That’s an important distinction for the sake of historical context. After all, the idea of humans dying is as old as humans are. And death has long been a central storytelling element throughout media for millennia (oral tradition, written text, sculpture, painting, etc.). But today, it’s more than just confronting the brutal realities of death — it’s the fact that we now have the capability to witness the moment of death itself. It’s a monstrous shift, in every sense of the word.

In 1969 Eddie Adams won a Pulitzer Prize award for a photograph taken only seconds before the execution of a Viet Cong [1]. Drew Richard’s The Falling Man captured the horrific moments of September 11th. These photographs (and many others like them) have become some of the most enduring images of the past century. But there’s something even more grotesque about the filming of death on video. It’s more immediate, more undeniable. It transforms passive audiences into afflicted eyewitnesses.

There’s probably a great opportunity here to reassess the role of ethics in media today. Or we could underline the explosive popularity of video in regards to web traffic, media monetization and advertising initiatives. But it seems as though the most important piece of this present day phenomenon is the realization that, plain and simple, our technological capabilities have eclipsed our emotional capabilities to cope with them.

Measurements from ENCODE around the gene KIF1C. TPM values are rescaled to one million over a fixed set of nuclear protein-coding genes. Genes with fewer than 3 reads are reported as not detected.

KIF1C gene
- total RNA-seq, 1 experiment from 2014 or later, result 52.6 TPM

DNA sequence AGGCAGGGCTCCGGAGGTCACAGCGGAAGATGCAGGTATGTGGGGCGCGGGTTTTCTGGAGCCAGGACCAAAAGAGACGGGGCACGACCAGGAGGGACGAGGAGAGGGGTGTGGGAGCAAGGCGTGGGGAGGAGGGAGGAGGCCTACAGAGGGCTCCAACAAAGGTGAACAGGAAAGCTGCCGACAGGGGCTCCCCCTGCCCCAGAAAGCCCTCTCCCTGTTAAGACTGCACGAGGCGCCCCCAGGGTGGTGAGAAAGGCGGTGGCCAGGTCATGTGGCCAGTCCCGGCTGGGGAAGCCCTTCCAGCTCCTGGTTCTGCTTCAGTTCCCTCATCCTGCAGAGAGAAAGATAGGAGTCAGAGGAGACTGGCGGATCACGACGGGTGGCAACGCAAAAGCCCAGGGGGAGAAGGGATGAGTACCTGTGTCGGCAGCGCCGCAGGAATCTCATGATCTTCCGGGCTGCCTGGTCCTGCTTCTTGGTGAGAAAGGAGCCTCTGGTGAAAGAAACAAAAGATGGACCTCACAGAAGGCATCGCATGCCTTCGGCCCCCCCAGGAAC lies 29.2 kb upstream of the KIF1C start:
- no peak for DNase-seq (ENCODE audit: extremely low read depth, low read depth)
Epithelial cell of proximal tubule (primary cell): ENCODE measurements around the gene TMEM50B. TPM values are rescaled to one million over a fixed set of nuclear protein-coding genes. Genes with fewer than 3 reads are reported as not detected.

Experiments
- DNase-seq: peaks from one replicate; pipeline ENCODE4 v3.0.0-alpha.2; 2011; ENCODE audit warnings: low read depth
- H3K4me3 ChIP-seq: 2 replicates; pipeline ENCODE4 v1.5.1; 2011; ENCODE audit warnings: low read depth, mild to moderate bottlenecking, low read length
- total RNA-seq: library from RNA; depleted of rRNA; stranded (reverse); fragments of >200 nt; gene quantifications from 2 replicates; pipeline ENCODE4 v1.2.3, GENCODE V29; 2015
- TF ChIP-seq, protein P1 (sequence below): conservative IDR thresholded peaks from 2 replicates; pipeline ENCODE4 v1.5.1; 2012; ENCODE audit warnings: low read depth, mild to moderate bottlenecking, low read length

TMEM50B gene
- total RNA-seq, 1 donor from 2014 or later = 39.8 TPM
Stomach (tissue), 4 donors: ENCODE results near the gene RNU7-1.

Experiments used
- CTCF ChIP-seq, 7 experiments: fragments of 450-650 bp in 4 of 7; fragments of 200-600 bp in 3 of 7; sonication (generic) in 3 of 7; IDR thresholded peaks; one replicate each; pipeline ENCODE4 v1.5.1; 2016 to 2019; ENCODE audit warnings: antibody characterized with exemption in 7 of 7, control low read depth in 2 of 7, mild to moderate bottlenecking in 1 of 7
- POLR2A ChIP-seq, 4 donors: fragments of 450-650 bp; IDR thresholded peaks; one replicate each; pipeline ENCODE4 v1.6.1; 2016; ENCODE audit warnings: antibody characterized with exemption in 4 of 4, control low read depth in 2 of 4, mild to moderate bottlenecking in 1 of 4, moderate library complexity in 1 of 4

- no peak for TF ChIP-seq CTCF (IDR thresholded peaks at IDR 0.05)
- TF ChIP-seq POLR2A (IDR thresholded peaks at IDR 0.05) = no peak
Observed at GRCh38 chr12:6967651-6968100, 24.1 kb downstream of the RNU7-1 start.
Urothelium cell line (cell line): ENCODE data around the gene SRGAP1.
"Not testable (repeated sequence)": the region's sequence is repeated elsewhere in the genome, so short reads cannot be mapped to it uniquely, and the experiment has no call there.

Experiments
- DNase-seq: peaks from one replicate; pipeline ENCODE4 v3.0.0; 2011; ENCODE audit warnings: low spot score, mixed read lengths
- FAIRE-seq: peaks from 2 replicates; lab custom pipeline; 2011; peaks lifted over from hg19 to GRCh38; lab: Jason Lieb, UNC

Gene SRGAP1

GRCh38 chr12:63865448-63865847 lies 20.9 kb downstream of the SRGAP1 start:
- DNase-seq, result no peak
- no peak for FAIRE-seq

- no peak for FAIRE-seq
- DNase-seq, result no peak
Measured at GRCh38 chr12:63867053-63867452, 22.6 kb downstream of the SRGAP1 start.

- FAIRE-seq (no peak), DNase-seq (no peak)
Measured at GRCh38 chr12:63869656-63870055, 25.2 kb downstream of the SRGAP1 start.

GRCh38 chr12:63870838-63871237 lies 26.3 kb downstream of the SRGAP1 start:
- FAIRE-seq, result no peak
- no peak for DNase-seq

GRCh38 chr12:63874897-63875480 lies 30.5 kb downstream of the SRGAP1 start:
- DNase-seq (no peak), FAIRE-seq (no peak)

In the mid-1960s, Marshall McLuhan prophetically described technology as a “global village” where “electronics and automation make mandatory that everybody adjust to the vast global environment as if it were his little home town [2]“. It’s a poignant metaphor for the present day. And it’s probably pretty accurate, too. It’s just that, now, it’s all starting to hit a little too close to home.


[1] The New York Times, 2011

[2] War and Peace In the Global Village, Marshall McLuhan, 2001

The Triumph of Soul

It’s always a peculiar thing when a beloved comedian dies too soon. To know that someone capable of making us feel so carefree, so joyful had been living a life such the opposite. 

This scene from The Dead Poets Society is one of my all-time favorites from Robin William’s illustrious career. It’s not a riotously funny scene, a la The Birdcage or Mrs. Doubtfire. But it’s an important one.

It teaches us that soul counts for something.

And it teaches us that despite our incessant human need to always understand the world, to prove, to substantiate, to reason, to quantify, to uncover incontrovertible empirical truths, to theorize, to validate, to justify, to know — sometimes it’s just as good to stop thinking, and to feel. Rather than always needing to explain things, can’t we just appreciate them sometimes, instead?

Soul. It’s hard to describe. It defies logic. It never needs a footnote. Yet it does something to us. It moves us. It changes us. And the world feels a little emptier without it.

Surely, this is no more obvious, than now.

creds: Peggy Sirota